New Colorado law requires DNA tests in felony arrests | VailDaily.com

New Colorado law requires DNA tests in felony arrests

P. SOLOMON BANDA
Associated Press Writer

DENVER, Colorado ” A woman whose daughter was raped and murdered in New Mexico says a new Colorado law requiring anyone arrested for a felony to submit a DNA sample will solve some crimes and prevent others.

“This is a happy day, this is a wonderful day,” said Jayann Sepich, who has campaigned across the nation for similar laws. “The true blessing is we will not know the names of the victims who will be saved. We will not know who they are.”

Gov. Bill Ritter signed the law Thursday. It’s called Katie’s Law after 22-year-old Katie Sepich, who was raped and murdered in 2003. Her killer was captured using DNA.

Since her death, 21 states have laws requiring DNA samples from some suspects.

Ritter, a former Denver district attorney, said hundreds suspects have been arrested and more than 200 wrongfully imprisoned inmates have been set free because of DNA evidence in states that have passed similar laws.

Addressing critics who called the bill an invasion of privacy, Attorney General John Suthers said people who have been arrested have been forced to provide their fingerprints for decades. He said convicted felons have been required to provide DNA for years, and those records have been used only for law-enforcement purposes.

Current Denver District Attorney Mitch Morrissey said his office found that three slayings and 18 sexual assaults, along with a host of other violent felonies, could have been prevented in Denver since 1989 if such testing was allowed.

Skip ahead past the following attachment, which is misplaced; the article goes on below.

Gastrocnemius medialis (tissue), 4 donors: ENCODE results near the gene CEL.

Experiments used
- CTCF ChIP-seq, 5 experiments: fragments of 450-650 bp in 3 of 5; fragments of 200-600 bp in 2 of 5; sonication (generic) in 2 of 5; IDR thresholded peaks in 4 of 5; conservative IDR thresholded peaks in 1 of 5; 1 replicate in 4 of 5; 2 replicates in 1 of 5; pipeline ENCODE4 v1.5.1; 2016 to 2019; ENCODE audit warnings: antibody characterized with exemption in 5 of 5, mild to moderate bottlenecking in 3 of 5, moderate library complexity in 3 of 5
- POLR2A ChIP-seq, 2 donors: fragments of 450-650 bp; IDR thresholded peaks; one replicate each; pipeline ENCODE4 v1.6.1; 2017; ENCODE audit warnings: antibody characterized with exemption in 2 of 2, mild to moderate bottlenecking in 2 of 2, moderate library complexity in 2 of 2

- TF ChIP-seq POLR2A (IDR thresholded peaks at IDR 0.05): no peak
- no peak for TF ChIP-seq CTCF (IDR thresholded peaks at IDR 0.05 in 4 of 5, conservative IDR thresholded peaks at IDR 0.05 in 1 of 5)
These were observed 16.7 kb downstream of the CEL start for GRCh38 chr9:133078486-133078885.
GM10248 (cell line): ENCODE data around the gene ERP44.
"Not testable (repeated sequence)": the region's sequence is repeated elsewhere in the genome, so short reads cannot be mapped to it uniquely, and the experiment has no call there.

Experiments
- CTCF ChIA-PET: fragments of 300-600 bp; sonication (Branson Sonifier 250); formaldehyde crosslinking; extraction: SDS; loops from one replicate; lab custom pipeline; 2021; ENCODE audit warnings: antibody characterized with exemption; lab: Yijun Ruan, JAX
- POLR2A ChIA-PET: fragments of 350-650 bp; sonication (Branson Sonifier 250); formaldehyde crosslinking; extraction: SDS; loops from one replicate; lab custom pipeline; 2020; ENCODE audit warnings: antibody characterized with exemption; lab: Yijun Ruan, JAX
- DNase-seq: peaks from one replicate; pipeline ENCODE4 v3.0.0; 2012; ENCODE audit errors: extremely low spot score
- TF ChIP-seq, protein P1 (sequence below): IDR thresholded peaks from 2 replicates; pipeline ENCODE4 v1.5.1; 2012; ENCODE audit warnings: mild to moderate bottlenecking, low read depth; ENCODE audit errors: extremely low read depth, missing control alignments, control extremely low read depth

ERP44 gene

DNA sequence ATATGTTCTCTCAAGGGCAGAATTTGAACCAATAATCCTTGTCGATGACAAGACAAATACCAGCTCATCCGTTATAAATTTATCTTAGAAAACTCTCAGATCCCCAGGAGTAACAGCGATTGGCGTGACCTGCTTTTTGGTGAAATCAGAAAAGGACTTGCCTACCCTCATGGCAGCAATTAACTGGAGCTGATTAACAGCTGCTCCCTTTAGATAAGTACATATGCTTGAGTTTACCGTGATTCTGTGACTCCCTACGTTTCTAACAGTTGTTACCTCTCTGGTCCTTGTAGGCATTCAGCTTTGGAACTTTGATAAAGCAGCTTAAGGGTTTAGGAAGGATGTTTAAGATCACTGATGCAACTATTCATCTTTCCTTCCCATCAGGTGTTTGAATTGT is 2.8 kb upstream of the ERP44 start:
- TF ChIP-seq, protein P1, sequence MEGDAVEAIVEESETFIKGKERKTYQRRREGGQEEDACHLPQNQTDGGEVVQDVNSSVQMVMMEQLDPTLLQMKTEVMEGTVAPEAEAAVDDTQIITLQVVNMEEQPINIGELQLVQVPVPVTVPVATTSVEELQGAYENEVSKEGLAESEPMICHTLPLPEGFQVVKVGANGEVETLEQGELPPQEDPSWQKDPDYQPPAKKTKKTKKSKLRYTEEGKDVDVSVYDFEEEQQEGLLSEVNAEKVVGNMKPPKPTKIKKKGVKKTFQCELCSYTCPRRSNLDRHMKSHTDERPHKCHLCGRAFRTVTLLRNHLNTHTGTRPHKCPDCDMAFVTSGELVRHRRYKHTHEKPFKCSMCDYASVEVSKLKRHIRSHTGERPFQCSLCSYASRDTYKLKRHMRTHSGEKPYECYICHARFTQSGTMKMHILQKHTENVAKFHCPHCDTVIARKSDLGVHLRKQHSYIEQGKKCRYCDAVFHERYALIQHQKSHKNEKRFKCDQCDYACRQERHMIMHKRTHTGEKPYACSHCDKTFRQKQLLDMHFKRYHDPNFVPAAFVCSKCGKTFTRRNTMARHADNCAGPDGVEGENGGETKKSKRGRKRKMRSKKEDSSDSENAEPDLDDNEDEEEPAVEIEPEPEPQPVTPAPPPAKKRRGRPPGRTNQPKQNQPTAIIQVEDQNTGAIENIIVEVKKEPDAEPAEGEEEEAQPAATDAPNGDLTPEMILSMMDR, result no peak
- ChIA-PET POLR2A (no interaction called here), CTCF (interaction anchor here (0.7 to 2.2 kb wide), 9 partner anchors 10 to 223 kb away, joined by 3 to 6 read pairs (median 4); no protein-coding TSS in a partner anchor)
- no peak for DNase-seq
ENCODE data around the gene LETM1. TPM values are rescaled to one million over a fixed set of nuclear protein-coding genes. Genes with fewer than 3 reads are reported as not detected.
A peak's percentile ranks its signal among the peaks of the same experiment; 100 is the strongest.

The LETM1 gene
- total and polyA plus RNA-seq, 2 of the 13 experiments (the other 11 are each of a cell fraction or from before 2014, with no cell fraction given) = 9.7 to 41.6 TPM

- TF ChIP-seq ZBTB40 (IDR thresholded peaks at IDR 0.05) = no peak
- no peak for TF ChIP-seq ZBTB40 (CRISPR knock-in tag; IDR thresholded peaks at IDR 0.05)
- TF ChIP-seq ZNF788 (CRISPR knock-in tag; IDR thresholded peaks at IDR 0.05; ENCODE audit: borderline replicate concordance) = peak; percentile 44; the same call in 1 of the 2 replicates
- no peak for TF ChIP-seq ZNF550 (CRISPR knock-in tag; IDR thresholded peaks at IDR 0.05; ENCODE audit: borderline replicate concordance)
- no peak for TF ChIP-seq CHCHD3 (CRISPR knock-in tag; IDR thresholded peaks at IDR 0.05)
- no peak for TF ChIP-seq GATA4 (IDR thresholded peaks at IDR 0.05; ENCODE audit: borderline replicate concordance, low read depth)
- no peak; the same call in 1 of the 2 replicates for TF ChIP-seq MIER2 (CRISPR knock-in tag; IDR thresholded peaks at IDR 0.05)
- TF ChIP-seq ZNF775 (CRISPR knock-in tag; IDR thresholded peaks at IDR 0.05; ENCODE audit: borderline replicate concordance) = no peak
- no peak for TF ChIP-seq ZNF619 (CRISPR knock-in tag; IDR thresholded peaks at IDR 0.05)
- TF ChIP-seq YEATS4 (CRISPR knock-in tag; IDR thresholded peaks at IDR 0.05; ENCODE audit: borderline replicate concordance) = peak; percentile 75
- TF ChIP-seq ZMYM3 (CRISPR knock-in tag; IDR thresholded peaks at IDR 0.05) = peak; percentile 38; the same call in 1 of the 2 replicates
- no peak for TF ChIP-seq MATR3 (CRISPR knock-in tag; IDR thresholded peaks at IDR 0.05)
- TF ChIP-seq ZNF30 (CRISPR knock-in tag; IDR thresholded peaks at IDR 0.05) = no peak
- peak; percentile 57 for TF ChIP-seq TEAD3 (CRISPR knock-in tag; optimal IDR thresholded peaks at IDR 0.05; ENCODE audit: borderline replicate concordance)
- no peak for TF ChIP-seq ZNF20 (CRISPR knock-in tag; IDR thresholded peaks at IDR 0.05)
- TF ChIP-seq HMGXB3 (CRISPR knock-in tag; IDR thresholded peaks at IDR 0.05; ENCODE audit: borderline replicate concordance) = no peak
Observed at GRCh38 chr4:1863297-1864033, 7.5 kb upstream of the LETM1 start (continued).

Under Colorado’s new law, DNA will be taken from those arrested for felonies through a cheek swab, by reasonable force if necessary, and then sent to the Colorado Bureau of Investigation for testing and entrance to the state database. Those not charged within 90 days can ask for their DNA records to be removed for the database.

As an added protection, Republicans and some Democratic lawmakers added a requirement that the state pay $25,000 to anyone whose DNA record was not expunged upon request. A $2.50 charge will be added to all felony and misdemeanor convictions and traffic tickets to pay for the testing.

Samples from those accused of felonies will be collected starting Oct. 1, 2010.

While federal appellate courts and state courts have held that DNA samples are like fingerprints, Morgan Carroll, a trial lawyer and Democratic lawmaker from Aurora who opposed the bill, said the matter is far from settled.

She cited a 1989 U.S. Supreme Court ruling that there is a reasonable expectation of privacy when it comes to bodily fluids such as blood, urine and saliva. The high court in the 1960s ruled that fingerprints are “knowingly exposed” to the public and therefore don’t present an intrusion.

“If they follow their own precedent, I think this law is going to get stricken down,” Carroll said.

The Congressional Research Service, a nonpartisan research arm for members of Congress, noted in a report in January that challenges could also be raised if scientists discover uses for parts of DNA currently believed to contain no useful medical or biological information.

The U.S. Department of Justice announced last year that all federal law enforcement agencies would collect DNA from all detainees.

Alabama, Florida and Missouri also passed laws this year requiring DNA samples from suspects in felony cases.

Similar laws were already on the books in Alaska, Arizona, Arkansas, California, Kansas, Louisiana, Maryland, Michigan, Minnesota, New Mexico, North Dakota, South Carolina, South Dakota, Tennessee, Texas, Vermont and Virginia.

The first systemic use of fingerprints in the U.S. for criminals was begun in 1904 by the New York State Prison system, according to a brief history of fingerprints by the U.S. Marshals Service.